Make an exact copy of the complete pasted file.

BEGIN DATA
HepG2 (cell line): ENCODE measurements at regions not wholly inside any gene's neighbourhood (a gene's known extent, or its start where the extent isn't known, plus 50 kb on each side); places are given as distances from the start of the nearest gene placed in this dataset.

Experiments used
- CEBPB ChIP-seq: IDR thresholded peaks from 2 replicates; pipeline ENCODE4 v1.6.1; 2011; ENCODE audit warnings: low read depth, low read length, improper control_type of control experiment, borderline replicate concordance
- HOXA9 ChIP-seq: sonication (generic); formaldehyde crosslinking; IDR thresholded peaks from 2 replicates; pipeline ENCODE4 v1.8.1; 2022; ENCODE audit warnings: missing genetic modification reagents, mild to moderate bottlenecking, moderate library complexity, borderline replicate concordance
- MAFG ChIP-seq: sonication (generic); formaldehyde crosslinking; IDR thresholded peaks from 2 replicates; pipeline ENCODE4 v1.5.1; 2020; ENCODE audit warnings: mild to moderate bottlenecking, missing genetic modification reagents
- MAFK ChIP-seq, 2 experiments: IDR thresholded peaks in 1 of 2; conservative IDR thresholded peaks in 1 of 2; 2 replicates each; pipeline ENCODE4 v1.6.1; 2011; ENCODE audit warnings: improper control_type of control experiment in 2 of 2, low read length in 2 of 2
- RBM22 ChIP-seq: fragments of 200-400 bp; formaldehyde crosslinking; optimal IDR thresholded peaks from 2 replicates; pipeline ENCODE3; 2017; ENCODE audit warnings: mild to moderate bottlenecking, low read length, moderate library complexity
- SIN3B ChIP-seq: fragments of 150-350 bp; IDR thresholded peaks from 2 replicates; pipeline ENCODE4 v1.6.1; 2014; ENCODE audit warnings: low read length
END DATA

HepG2 (cell line): ENCODE measurements at regions not wholly inside any gene's neighbourhood (a gene's known extent, or its start where the extent isn't known, plus 50 kb on each side); places are given as distances from the start of the nearest gene placed in this dataset.

Experiments used
- CEBPB ChIP-seq: IDR thresholded peaks from 2 replicates; pipeline ENCODE4 v1.6.1; 2011; ENCODE audit warnings: low read depth, low read length, improper control_type of control experiment, borderline replicate concordance
- HOXA9 ChIP-seq: sonication (generic); formaldehyde crosslinking; IDR thresholded peaks from 2 replicates; pipeline ENCODE4 v1.8.1; 2022; ENCODE audit warnings: missing genetic modification reagents, mild to moderate bottlenecking, moderate library complexity, borderline replicate concordance
- MAFG ChIP-seq: sonication (generic); formaldehyde crosslinking; IDR thresholded peaks from 2 replicates; pipeline ENCODE4 v1.5.1; 2020; ENCODE audit warnings: mild to moderate bottlenecking, missing genetic modification reagents
- MAFK ChIP-seq, 2 experiments: IDR thresholded peaks in 1 of 2; conservative IDR thresholded peaks in 1 of 2; 2 replicates each; pipeline ENCODE4 v1.6.1; 2011; ENCODE audit warnings: improper control_type of control experiment in 2 of 2, low read length in 2 of 2
- RBM22 ChIP-seq: fragments of 200-400 bp; formaldehyde crosslinking; optimal IDR thresholded peaks from 2 replicates; pipeline ENCODE3; 2017; ENCODE audit warnings: mild to moderate bottlenecking, low read length, moderate library complexity
- SIN3B ChIP-seq: fragments of 150-350 bp; IDR thresholded peaks from 2 replicates; pipeline ENCODE4 v1.6.1; 2014; ENCODE audit warnings: low read length